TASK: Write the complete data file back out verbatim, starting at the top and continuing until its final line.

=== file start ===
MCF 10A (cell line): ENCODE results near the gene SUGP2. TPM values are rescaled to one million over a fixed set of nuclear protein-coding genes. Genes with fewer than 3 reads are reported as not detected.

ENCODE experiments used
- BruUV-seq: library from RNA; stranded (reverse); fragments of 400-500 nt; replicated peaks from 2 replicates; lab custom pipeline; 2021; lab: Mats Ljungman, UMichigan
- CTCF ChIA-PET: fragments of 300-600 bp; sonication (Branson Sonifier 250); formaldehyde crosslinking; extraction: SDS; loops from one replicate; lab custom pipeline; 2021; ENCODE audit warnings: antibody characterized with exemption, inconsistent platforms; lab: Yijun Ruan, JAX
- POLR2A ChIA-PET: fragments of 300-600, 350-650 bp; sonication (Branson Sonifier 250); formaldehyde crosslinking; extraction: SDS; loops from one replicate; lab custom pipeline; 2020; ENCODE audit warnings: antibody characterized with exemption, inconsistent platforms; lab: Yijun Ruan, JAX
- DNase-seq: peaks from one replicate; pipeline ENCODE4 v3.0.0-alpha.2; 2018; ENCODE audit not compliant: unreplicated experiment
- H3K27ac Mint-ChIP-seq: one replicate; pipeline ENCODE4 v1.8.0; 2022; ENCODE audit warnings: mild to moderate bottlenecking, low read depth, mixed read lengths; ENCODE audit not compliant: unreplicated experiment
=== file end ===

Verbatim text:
MCF 10A (cell line): ENCODE results near the gene SUGP2. TPM values are rescaled to one million over a fixed set of nuclear protein-coding genes. Genes with fewer than 3 reads are reported as not detected.

ENCODE experiments used
- BruUV-seq: library from RNA; stranded (reverse); fragments of 400-500 nt; replicated peaks from 2 replicates; lab custom pipeline; 2021; lab: Mats Ljungman, UMichigan
- CTCF ChIA-PET: fragments of 300-600 bp; sonication (Branson Sonifier 250); formaldehyde crosslinking; extraction: SDS; loops from one replicate; lab custom pipeline; 2021; ENCODE audit warnings: antibody characterized with exemption, inconsistent platforms; lab: Yijun Ruan, JAX
- POLR2A ChIA-PET: fragments of 300-600, 350-650 bp; sonication (Branson Sonifier 250); formaldehyde crosslinking; extraction: SDS; loops from one replicate; lab custom pipeline; 2020; ENCODE audit warnings: antibody characterized with exemption, inconsistent platforms; lab: Yijun Ruan, JAX
- DNase-seq: peaks from one replicate; pipeline ENCODE4 v3.0.0-alpha.2; 2018; ENCODE audit not compliant: unreplicated experiment
- H3K27ac Mint-ChIP-seq: one replicate; pipeline ENCODE4 v1.8.0; 2022; ENCODE audit warnings: mild to moderate bottlenecking, low read depth, mixed read lengths; ENCODE audit not compliant: unreplicated experiment